Digital twins in the aircraft manufacturing industry

Digital twins are a derived virtual item that can have a positive effect on automated production processes. Royal NLR is using this innovation to optimise the production process for composite components and human-machine interactions.

Digital twins improve control the production process and help optimise it. The digital variant goes through the same process steps at the same time as its real-world counterpart. This ‘image’ is offering more and more possibilities.

Senior scientist Erik Baalbergen, who has been involved in developing this technology for several years, explains what it means for NLR.

“We want to get a clearer picture of the application of innovative supporting technologies in aerospace development and manufacturing so that production can become more efficient and greener. As part of that, we’re investigating how humans and systems work together. Modern automation and the presence of increasing numbers of sensors give us access to a great deal of data. This innovation gives us new understandings during the production of composite parts and helps us optimise the production processes. We set up a test environment for this a couple of years ago at NLR in Noordoostpolder, together with Fokker Landing Gear.”

“We want to help the operators, for instance,” explains Baalbergen. “This pilot plant includes an RTM machine – that stands for ‘Resin Transfer Moulding – for resin injection. Once you’ve produced a semi-finished item, you need to inject it with resin. The RTM is in fact an aggregation of several machines, with not only the resin injector but also a number of water heaters to keep the resin hot as it travels to the mould. That’s a pretty complex setup and the operator needs to be there at all times to keep an eye on everything.”

NLR is working from the operator’s role as the starting point for these latest developments in digital support for production processes. According to Baalbergen, the challenge is linking OT (Operational Technology) intelligently to IT applications.

“This is a pretty heavyweight industrial automation job for the machine setup and we’ve adopted the concept of the ‘digital twin’ as a computerised copy of the RTM process.”

Help for the operator

Using the digital simulacrum has a clear, predefined goal.
“Ultimately, this digital twin has got to help the operators,” says Baalbergen, “so that they don’t have to respond to all kinds of alarm bells so often. The digital twin has to keep an eye on all the details constantly. The operator can then pay full attention to certain specific phases of the resin injection process where just the right touch is needed for responding appropriately if the situation so demands. To that end, you have to run simulations as well and carry out data analyses. The ultimate aim is at a higher level: we want to have the whole pilot plant run by a single operator. That will mean not only automating a lot more aspects but also responding to incidents more intelligently. You’ve got to avoid having too many false alarms, so you only want the essential ones to alert the operator.”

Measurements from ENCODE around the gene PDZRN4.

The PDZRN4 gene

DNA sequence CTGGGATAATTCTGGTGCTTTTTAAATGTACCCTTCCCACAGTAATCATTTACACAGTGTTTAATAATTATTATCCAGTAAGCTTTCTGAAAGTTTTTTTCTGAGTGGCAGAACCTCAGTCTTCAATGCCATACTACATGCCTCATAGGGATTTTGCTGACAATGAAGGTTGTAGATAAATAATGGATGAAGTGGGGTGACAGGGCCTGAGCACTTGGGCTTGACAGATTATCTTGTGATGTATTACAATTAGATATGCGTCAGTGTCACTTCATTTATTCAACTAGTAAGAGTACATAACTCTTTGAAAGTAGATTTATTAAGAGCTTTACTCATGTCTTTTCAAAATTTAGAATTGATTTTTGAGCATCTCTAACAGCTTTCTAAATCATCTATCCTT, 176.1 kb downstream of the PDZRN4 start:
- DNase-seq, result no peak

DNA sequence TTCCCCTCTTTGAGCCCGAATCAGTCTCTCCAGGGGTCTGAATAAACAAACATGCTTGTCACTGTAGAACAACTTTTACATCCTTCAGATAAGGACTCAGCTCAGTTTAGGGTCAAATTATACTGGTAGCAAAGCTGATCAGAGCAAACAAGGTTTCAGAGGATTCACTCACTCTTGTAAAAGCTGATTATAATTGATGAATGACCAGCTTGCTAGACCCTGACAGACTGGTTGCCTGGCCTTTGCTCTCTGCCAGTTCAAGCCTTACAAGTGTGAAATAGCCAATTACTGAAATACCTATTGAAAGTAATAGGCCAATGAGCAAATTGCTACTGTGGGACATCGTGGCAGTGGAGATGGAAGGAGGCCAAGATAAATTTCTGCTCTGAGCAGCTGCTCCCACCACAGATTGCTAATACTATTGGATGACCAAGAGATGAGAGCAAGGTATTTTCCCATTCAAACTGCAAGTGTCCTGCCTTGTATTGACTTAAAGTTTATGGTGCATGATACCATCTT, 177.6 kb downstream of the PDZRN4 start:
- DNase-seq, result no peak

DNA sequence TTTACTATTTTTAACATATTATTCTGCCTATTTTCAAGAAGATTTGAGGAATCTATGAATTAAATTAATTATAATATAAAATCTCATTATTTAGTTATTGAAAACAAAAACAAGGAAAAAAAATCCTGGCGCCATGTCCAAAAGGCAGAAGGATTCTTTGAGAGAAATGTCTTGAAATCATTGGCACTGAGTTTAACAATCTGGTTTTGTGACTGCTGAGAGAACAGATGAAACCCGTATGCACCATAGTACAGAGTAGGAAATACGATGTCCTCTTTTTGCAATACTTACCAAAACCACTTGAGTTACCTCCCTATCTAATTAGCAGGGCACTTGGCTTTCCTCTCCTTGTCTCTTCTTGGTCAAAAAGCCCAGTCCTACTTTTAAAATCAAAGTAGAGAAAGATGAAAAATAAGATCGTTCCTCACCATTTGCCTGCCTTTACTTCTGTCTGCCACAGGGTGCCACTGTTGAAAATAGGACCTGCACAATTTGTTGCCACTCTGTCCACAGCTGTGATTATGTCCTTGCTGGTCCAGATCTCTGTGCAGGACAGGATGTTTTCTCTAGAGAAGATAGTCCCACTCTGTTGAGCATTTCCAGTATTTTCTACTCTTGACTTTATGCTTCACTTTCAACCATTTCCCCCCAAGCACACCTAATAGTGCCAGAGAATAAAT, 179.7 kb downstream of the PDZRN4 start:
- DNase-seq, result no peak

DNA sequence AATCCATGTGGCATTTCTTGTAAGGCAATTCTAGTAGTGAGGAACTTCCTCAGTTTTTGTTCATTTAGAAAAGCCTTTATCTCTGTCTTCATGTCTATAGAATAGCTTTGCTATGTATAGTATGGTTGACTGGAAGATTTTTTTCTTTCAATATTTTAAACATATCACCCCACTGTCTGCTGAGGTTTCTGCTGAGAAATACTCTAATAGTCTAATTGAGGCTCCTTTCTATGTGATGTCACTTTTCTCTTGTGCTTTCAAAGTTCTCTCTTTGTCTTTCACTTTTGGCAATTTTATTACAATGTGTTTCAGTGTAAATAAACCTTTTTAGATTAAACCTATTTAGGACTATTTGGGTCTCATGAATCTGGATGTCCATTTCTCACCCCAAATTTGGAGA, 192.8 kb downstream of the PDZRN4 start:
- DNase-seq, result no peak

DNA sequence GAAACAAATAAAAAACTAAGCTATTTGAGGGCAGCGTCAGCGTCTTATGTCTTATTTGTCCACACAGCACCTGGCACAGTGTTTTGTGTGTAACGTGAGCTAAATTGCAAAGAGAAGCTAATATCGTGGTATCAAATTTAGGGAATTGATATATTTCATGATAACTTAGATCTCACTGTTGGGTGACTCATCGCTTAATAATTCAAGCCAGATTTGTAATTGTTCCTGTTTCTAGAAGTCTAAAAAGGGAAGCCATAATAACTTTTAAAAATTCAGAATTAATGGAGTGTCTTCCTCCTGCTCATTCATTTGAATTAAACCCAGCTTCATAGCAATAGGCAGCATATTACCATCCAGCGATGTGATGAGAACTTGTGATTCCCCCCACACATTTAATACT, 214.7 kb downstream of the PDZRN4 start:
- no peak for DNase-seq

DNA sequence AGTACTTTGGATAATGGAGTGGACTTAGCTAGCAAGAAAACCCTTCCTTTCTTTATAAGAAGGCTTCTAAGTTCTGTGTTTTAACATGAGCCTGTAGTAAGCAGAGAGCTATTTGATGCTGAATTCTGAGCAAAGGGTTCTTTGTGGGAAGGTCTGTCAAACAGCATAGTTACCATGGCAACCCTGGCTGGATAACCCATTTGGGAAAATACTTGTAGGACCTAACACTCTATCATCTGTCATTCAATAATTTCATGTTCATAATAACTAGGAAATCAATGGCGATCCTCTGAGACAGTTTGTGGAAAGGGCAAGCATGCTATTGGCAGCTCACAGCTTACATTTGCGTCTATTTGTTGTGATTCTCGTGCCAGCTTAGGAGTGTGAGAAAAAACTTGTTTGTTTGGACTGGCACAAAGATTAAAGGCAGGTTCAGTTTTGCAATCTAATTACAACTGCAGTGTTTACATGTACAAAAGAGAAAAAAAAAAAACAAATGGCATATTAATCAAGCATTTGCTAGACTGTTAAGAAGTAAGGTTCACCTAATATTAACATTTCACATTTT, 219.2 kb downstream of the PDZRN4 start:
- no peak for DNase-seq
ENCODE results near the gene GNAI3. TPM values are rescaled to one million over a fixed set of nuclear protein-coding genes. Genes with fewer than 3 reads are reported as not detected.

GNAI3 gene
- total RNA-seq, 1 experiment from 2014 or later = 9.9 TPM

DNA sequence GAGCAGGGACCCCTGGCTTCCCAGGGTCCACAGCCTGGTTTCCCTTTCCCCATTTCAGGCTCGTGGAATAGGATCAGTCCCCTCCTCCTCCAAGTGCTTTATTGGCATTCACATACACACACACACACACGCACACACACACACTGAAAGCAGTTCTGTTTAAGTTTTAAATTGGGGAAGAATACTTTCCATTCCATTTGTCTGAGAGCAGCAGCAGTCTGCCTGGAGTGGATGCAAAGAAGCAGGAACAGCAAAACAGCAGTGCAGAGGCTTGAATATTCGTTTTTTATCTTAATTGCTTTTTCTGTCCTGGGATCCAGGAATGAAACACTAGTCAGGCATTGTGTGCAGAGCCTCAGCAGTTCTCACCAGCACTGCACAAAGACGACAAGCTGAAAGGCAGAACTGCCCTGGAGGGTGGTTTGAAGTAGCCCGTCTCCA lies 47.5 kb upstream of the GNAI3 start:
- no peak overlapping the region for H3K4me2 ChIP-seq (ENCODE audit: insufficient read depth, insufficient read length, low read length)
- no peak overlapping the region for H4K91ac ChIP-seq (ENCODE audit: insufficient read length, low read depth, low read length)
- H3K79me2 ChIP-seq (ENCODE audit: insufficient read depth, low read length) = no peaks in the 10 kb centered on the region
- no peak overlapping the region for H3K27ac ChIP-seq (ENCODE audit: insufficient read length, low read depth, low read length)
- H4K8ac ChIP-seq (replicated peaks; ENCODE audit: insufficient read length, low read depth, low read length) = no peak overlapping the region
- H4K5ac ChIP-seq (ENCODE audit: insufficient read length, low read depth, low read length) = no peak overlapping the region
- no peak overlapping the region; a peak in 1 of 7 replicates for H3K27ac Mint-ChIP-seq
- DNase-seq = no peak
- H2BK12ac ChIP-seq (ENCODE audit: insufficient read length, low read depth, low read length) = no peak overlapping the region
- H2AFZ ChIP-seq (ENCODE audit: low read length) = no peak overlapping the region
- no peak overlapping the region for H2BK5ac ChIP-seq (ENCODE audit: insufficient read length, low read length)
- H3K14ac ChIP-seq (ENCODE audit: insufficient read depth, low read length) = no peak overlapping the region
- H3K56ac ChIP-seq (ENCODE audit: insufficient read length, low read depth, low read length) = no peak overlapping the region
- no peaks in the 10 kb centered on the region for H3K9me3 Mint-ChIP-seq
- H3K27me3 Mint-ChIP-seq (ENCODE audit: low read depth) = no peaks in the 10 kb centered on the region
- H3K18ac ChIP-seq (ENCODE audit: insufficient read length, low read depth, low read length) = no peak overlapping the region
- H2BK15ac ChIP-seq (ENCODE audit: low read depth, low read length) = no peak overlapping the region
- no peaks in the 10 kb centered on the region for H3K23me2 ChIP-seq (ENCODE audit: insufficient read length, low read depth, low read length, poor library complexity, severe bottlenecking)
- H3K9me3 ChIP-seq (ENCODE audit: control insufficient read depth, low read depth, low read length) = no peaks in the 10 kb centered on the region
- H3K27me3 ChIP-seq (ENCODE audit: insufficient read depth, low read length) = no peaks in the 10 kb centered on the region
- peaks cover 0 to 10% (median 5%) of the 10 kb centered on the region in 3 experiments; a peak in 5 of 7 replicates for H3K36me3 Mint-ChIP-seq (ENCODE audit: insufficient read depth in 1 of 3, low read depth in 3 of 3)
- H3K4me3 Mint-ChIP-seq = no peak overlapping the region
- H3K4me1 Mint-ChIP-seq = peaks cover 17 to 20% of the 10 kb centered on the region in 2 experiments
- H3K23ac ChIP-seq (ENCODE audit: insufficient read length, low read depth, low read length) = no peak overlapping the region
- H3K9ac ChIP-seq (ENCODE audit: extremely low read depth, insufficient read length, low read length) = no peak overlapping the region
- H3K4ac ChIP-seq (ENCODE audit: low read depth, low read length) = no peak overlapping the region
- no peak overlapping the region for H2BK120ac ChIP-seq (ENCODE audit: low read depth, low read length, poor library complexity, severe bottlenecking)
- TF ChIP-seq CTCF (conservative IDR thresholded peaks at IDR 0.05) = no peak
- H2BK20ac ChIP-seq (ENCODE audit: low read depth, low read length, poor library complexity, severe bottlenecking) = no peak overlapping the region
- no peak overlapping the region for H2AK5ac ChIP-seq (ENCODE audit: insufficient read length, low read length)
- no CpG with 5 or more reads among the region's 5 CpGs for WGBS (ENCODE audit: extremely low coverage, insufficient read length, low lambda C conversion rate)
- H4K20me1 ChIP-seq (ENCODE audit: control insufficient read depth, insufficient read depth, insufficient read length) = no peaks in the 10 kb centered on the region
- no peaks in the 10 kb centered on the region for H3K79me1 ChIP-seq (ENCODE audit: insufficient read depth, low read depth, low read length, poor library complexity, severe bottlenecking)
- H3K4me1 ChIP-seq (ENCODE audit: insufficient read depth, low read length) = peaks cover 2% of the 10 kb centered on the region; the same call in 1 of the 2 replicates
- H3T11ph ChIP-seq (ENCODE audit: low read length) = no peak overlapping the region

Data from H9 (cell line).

NLR will have to resolve a variety of problems to do this, in part because the rules for the aviation industry are strict.
“All the processes are certified,” says Baalbergen, “so we’ve got to be careful not to ‘leave it to the computer’ too much. To give you an idea, suppose that the mould temperature has to be eighty degrees and the alarm has to sound at eighty-two. The standard response is that the operator turns the temperature setting down if the alarm goes off. That would be simple to automate, but that’s not allowed. The process has got to be assessed by an operator. So a lot of conditions like that need to be applied. Within those limits, we’re aiming to automate as much as possible and assist the operator.”

Digital twins in the aircraft manufacturing industry

Further development

Following on from the development of a digital twin, Royal NLR is working with an aircraft manufacturer, a technical college and an equipment supplier in a project called Luxovius, in which a digital twin will be created for an innovative production process.

“Lots more sensors are needed in and around the machines for it,” says Baalbergen, “because you want to use as much data as possible to get a good digital twin. In the end, we want this project to give us a production process that’s as efficient and as ‘green’ as possible, consuming the least possible amount of energy and generating the minimum possible amount of waste.”

The operator’s role will not be superseded by these technological developments, he says.
“You’re not going to phase the operators out; instead, you’ll be deploying them for things they’re better at, with more scope for their own creativity. We’ve interviewed operators and explained the benefits of digital twin technology to them, and they’re enthusiastic about it too. You’re helping them to cut down on the boring administrative aspects of the job. So you’ve got to explain the potential of the new technology properly. At the same time, we want to make sure that digitising complex processes and systems doesn’t force people to adapt to the computer. Get that computer to adapt to the people! That lets you work much more efficiently. Digital twin technology simply makes it easier for the end user, so that operators can make better use of their own creativity.”

This article is a translation of an adapted version (made with the agreement of the author, Dimitri Reijerman) of an original text on the website of the sector association FHI for the Machinebouwevent of 1-3 December 2020.

Want to know more?

Royal NLR has a research platform (manufacturing machine, real aircraft and/or simulation environment) to investigate Digital Twin and Industry 4.0 opportunities. Read more about NLR’s Digital Twins capability or contact Erik Baalbergen.

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